OpenShift Application Certificate Management with Let’s Encrypt

OpenShift-LogoType.svgplus_signle-logo-twitter-noalpha

Overview

In this short article we will look at a solution for application certificates in OpenShift. Let’s Encrypt is a non-profit certificate authority and provides easy on-demand TLS certificates. Each application you create that you want to expose to users will of course have it’s own URL and require a TLS certificate. It can be quite tedious to manage these certificates and deploy them manually. Kubernetes platforms also require an innovative, built-in native approach to properly mitigate complexity.

Thankfully a fellow RHatter (Tomáš Nožička) has created a k8s admission controller that integrates with let’s encrypt. A k8s admission controller is a pattern for extending kubernetes platform capabilities by reacting to API events in real-time.  In this case the admission controller watches the route APIs. If a new route is added, plus has the right annotation, the admission controller will automatically register the route with Let’s Encrypt, wait for the certificate and finally configure the certificate automatically in the route.

Tomáš has provided the code and yaml for an easy deployment in the following Github repository: https://github.com/tnozicka/openshift-acme. While hee does provide documentation there are a few additional steps that need explanation when creating a route. I decided to as such put it all together in a simple concise post.

Configure Let’s Encrypt OpenShift Admission Controller

Here we will enable the k8s admission controller on the entire cluster but it is possible to limit the scope to individual namespaces. See Github repository for more information.

Create new project

$ oc new-project acme

Deploy Controller

$ oc apply -fhttps://raw.githubusercontent.com/tnozicka/openshift-acme/master/deploy/cluster-wide/{clusterrole,serviceaccount,issuer-letsencrypt-live,deployment}.yaml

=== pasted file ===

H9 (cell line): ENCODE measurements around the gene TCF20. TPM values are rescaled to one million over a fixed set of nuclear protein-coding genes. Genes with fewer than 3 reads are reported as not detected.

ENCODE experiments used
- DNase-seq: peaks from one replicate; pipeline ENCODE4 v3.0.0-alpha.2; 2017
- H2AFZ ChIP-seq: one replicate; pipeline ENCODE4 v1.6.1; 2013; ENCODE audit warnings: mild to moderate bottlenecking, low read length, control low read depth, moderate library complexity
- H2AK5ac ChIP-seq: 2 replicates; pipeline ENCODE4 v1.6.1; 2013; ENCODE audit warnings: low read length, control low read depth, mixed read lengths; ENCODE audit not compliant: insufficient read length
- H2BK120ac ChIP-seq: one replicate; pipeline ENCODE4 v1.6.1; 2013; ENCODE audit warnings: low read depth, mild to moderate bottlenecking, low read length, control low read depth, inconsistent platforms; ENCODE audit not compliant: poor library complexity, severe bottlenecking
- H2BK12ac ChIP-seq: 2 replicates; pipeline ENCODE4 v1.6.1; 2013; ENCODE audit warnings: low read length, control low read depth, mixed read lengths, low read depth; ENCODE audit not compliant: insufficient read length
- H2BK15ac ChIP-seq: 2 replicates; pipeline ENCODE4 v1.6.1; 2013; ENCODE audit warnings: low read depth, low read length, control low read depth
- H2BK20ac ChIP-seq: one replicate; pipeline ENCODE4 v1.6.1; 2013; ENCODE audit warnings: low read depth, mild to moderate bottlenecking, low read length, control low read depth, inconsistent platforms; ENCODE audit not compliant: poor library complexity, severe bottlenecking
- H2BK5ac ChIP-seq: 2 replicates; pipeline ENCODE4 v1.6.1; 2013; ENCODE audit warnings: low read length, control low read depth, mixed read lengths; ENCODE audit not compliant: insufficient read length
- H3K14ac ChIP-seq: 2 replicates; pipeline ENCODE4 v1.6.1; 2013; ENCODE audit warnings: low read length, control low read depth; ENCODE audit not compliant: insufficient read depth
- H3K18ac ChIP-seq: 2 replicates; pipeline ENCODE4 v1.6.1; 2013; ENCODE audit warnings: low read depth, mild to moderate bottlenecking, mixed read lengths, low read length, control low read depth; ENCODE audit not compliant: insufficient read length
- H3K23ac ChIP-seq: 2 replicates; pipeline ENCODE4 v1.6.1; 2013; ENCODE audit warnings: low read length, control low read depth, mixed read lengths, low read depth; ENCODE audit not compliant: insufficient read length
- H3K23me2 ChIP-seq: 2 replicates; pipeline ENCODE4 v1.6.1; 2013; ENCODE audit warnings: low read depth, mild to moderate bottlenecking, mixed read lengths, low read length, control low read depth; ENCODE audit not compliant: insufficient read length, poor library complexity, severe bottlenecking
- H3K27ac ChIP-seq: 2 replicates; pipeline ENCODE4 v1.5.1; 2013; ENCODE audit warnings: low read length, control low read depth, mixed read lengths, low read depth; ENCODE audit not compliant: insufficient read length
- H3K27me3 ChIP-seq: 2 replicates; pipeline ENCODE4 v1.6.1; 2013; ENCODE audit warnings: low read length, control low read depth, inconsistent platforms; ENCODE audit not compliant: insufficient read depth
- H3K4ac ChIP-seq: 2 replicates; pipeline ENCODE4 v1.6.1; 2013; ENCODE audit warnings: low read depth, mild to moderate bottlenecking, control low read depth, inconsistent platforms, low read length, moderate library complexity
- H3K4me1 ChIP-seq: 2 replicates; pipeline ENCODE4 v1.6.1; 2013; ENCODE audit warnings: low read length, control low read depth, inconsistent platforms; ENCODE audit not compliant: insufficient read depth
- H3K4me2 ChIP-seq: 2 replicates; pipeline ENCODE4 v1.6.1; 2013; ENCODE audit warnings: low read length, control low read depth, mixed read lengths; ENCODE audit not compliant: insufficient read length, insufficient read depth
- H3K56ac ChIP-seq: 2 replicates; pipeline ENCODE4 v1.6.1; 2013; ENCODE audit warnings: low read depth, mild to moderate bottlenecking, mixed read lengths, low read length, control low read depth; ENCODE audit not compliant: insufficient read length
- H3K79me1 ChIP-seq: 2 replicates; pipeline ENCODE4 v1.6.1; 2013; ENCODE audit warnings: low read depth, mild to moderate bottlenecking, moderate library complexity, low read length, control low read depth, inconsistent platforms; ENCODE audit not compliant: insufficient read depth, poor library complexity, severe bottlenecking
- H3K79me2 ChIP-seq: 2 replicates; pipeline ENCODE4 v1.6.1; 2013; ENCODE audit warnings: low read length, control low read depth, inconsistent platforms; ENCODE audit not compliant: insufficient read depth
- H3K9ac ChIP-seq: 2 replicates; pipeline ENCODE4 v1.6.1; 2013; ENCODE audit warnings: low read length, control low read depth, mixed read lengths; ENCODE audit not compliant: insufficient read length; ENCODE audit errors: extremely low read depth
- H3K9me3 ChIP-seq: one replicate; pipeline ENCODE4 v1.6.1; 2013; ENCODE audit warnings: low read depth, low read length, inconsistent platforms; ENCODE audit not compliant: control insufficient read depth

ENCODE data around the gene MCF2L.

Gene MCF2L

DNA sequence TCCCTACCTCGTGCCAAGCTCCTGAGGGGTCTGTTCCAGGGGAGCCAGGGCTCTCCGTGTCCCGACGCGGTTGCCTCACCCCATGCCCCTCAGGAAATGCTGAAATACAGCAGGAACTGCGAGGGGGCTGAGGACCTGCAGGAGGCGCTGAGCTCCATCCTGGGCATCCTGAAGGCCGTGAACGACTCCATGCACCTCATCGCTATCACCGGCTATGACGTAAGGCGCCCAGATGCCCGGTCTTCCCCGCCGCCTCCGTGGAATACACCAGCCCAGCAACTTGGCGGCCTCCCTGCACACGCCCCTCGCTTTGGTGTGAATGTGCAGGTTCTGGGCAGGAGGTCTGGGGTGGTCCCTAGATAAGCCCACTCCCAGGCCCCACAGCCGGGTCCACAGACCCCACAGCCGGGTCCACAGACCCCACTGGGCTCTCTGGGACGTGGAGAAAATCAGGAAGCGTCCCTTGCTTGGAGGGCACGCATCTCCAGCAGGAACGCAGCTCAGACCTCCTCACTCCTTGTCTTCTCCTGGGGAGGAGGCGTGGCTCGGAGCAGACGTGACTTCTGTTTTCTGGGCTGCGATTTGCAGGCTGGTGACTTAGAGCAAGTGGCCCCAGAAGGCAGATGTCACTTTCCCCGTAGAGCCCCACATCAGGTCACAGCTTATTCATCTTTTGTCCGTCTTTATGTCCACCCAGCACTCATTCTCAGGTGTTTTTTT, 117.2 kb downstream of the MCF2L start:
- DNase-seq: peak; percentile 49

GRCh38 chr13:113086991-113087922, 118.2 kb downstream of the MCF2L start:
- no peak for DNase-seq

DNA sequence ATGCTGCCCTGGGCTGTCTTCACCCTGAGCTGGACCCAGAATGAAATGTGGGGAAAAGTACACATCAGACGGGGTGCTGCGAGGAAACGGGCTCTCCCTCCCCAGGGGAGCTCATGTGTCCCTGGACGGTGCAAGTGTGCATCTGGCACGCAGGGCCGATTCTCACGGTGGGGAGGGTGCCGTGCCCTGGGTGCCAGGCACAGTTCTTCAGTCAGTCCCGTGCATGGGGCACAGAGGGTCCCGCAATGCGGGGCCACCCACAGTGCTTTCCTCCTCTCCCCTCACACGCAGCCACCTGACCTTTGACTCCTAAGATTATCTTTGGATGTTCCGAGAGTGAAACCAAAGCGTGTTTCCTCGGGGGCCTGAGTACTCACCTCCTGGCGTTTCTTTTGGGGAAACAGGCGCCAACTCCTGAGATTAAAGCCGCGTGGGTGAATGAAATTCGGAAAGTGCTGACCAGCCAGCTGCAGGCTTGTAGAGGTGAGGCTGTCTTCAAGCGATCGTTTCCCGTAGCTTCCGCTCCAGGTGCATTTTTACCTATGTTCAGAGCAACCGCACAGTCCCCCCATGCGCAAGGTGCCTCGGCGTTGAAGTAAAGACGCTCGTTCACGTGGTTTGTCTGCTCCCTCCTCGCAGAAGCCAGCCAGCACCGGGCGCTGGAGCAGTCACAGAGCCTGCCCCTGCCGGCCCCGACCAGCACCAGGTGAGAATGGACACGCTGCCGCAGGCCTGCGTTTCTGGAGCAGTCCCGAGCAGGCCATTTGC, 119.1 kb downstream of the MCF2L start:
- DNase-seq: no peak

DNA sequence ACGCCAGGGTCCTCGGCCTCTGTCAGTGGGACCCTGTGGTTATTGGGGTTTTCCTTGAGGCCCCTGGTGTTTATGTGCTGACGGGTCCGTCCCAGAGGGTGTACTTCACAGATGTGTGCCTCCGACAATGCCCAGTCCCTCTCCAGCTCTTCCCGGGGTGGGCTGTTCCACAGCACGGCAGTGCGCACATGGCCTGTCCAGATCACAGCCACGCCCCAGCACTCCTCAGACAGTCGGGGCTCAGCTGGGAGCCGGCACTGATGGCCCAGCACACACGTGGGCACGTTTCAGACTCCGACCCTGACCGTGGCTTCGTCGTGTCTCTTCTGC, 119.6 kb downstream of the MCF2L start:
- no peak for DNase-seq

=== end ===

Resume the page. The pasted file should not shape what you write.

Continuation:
Create Service Account and Role Binding

$ oc create clusterrolebinding openshift-acme --clusterrole=openshift-acme \
--serviceaccount="$( oc project -q ):openshift-acme" --dry-run -o yaml | \
oc apply -f -

Add Certificate to Application Route

Now that the k8s admission controller is deployed we will create a route. In OpenShift a route is how we expose a service to the outside world. Since we will provide a custom TLS certificate, route termination should be on the edge. As such we can use http from the router edge to the service.

Create Route

$ vi letsencrypt_route.yaml
kind: Route
apiVersion: route.openshift.io/v1
metadata:
  name: meet
  labels:
    app: jitsi
  annotations:
    openshift.io/host.generated: 'true'
    kubernetes.io/tls-acme: "true"
spec:
  host: meet-jitsi.apps.ocp4.keithtenzer.com
  to:
    kind: Service
    name: web
    weight: 100
  port:
    targetPort: http
  tls:
    termination: edge
  wildcardPolicy: None

Validate Route

As soon as the ACME admission controller sees a route with the annotation kubernetes.io/tls-acme: “true” it will register URL with Let’s Encrypt. A temporary route will be created so once the certificate is accepted it can be pulled down and added to route.

exposer

Once process completes the temporary exposer route is removed and the certificate and private key are added to the original route.

exposer_2

It’s that easy and you now have a valid certificate for your application in OpenShift.

Summary

In this article we showed how to setup application certificates in an OpenShift enviornment using a k8s admission controller. This solution also shows the value of a k8s admission controller being able to customize and adapt the environment to an organizations governance model.

(c) 2020 Keith Tenzer

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